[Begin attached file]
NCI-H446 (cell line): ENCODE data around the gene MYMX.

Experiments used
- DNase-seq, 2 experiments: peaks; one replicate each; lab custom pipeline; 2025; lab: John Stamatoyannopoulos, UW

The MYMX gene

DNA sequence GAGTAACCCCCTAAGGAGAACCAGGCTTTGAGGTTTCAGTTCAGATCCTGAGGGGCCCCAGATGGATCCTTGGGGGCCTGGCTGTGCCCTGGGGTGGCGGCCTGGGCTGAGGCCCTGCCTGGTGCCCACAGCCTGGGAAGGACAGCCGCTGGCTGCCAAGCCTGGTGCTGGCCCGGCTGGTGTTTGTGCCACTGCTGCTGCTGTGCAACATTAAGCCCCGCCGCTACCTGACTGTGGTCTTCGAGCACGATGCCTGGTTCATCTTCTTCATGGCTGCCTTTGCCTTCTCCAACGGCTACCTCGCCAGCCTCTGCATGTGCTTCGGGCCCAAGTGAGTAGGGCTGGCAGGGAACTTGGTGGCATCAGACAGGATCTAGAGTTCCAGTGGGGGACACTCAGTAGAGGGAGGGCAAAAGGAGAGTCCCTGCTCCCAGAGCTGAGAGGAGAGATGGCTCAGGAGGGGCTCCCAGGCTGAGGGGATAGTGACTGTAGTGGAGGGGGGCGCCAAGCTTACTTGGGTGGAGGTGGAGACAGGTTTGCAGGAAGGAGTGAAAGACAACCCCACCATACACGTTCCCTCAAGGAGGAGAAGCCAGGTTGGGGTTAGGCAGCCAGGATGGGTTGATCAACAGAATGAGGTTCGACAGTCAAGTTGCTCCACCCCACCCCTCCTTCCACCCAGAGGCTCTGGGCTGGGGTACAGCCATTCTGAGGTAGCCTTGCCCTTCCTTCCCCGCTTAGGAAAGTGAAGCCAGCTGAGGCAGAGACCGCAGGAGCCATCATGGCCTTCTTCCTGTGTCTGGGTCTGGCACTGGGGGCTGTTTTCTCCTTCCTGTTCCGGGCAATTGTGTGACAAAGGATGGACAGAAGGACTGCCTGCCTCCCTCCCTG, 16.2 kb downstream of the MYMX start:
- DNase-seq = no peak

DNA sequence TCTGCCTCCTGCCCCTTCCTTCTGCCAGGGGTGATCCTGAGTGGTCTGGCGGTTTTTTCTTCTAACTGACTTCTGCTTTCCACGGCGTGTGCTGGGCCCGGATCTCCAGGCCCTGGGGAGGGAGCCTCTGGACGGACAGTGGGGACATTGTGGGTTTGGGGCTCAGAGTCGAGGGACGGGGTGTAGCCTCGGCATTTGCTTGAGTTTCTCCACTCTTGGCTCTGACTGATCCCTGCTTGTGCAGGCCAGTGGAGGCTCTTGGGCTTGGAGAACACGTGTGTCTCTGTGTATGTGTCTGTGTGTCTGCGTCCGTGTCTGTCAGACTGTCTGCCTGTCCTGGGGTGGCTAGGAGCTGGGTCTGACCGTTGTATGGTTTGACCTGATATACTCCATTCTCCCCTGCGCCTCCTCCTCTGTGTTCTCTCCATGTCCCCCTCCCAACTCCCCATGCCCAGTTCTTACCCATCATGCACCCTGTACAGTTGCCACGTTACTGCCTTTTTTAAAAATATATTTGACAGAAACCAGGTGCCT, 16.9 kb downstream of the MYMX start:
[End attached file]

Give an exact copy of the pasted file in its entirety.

NCI-H446 (cell line): ENCODE data around the gene MYMX.

Experiments used
- DNase-seq, 2 experiments: peaks; one replicate each; lab custom pipeline; 2025; lab: John Stamatoyannopoulos, UW

The MYMX gene

DNA sequence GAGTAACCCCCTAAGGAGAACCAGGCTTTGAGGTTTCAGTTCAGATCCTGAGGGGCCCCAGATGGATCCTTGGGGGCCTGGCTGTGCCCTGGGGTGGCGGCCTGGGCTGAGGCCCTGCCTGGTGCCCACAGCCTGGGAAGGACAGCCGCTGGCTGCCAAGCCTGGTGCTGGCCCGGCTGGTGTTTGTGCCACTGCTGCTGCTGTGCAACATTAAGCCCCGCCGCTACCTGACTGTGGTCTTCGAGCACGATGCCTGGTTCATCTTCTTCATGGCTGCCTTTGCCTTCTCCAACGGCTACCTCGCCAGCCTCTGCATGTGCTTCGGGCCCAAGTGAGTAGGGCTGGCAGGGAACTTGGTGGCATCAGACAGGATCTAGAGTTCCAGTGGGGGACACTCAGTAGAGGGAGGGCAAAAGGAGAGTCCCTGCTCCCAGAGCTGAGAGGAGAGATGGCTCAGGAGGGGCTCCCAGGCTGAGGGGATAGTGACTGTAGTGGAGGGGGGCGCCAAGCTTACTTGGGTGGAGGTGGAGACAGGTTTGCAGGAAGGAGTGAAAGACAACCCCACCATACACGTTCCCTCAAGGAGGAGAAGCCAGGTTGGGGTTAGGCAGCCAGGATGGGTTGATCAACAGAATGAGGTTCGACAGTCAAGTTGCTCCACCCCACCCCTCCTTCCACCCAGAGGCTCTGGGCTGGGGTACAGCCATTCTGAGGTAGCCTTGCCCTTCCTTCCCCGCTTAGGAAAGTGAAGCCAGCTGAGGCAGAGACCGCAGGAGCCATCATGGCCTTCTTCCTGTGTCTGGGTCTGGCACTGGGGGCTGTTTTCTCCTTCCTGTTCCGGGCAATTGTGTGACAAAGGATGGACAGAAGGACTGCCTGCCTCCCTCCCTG, 16.2 kb downstream of the MYMX start:
- DNase-seq = no peak

DNA sequence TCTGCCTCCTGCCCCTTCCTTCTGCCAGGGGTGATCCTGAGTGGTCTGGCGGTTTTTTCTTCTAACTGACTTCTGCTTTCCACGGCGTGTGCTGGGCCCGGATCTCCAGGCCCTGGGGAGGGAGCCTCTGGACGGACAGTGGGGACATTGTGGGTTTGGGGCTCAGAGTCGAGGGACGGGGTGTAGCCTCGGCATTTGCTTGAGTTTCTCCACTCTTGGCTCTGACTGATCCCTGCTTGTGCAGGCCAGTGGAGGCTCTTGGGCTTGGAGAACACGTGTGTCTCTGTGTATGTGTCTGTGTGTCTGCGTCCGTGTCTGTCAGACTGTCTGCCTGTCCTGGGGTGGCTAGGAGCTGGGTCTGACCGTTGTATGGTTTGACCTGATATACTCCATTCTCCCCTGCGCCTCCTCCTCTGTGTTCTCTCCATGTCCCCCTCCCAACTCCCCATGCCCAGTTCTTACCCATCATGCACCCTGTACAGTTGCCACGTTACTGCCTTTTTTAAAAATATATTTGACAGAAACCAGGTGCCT, 16.9 kb downstream of the MYMX start: